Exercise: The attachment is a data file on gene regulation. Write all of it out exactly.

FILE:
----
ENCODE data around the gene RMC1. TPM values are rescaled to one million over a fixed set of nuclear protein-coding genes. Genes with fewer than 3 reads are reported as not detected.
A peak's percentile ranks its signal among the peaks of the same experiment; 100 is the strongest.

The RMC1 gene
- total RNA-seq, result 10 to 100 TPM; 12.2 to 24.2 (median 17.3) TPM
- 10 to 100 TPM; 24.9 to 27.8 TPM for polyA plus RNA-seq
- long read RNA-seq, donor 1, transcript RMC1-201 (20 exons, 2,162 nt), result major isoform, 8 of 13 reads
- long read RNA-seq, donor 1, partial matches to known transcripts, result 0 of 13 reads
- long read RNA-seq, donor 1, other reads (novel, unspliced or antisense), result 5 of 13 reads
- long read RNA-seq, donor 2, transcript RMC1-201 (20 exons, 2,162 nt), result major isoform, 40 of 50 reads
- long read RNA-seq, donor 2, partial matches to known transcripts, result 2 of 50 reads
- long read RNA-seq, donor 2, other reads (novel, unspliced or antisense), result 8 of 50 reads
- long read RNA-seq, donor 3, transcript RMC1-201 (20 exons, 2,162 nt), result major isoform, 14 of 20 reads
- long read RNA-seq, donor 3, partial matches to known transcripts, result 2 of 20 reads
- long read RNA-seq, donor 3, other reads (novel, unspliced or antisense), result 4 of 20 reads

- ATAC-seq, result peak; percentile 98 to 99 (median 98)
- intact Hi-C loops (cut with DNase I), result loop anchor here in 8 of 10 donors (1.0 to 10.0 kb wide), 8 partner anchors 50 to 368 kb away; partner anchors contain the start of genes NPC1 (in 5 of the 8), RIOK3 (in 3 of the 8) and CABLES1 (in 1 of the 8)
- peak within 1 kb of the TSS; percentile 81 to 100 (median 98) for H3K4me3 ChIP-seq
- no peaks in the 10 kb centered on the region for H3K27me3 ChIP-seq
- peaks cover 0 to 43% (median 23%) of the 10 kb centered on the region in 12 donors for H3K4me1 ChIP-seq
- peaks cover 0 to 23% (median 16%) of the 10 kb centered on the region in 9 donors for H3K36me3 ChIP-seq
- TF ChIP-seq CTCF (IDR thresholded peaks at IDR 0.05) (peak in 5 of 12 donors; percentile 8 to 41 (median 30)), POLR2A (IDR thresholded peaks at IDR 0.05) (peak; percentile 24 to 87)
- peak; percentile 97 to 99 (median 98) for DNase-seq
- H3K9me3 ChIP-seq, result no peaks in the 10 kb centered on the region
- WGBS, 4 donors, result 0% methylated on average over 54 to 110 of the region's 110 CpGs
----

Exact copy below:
ENCODE data around the gene RMC1. TPM values are rescaled to one million over a fixed set of nuclear protein-coding genes. Genes with fewer than 3 reads are reported as not detected.
A peak's percentile ranks its signal among the peaks of the same experiment; 100 is the strongest.

The RMC1 gene
- total RNA-seq, result 10 to 100 TPM; 12.2 to 24.2 (median 17.3) TPM
- 10 to 100 TPM; 24.9 to 27.8 TPM for polyA plus RNA-seq
- long read RNA-seq, donor 1, transcript RMC1-201 (20 exons, 2,162 nt), result major isoform, 8 of 13 reads
- long read RNA-seq, donor 1, partial matches to known transcripts, result 0 of 13 reads
- long read RNA-seq, donor 1, other reads (novel, unspliced or antisense), result 5 of 13 reads
- long read RNA-seq, donor 2, transcript RMC1-201 (20 exons, 2,162 nt), result major isoform, 40 of 50 reads
- long read RNA-seq, donor 2, partial matches to known transcripts, result 2 of 50 reads
- long read RNA-seq, donor 2, other reads (novel, unspliced or antisense), result 8 of 50 reads
- long read RNA-seq, donor 3, transcript RMC1-201 (20 exons, 2,162 nt), result major isoform, 14 of 20 reads
- long read RNA-seq, donor 3, partial matches to known transcripts, result 2 of 20 reads
- long read RNA-seq, donor 3, other reads (novel, unspliced or antisense), result 4 of 20 reads

- ATAC-seq, result peak; percentile 98 to 99 (median 98)
- intact Hi-C loops (cut with DNase I), result loop anchor here in 8 of 10 donors (1.0 to 10.0 kb wide), 8 partner anchors 50 to 368 kb away; partner anchors contain the start of genes NPC1 (in 5 of the 8), RIOK3 (in 3 of the 8) and CABLES1 (in 1 of the 8)
- peak within 1 kb of the TSS; percentile 81 to 100 (median 98) for H3K4me3 ChIP-seq
- no peaks in the 10 kb centered on the region for H3K27me3 ChIP-seq
- peaks cover 0 to 43% (median 23%) of the 10 kb centered on the region in 12 donors for H3K4me1 ChIP-seq
- peaks cover 0 to 23% (median 16%) of the 10 kb centered on the region in 9 donors for H3K36me3 ChIP-seq
- TF ChIP-seq CTCF (IDR thresholded peaks at IDR 0.05) (peak in 5 of 12 donors; percentile 8 to 41 (median 30)), POLR2A (IDR thresholded peaks at IDR 0.05) (peak; percentile 24 to 87)
- peak; percentile 97 to 99 (median 98) for DNase-seq
- H3K9me3 ChIP-seq, result no peaks in the 10 kb centered on the region
- WGBS, 4 donors, result 0% methylated on average over 54 to 110 of the region's 110 CpGs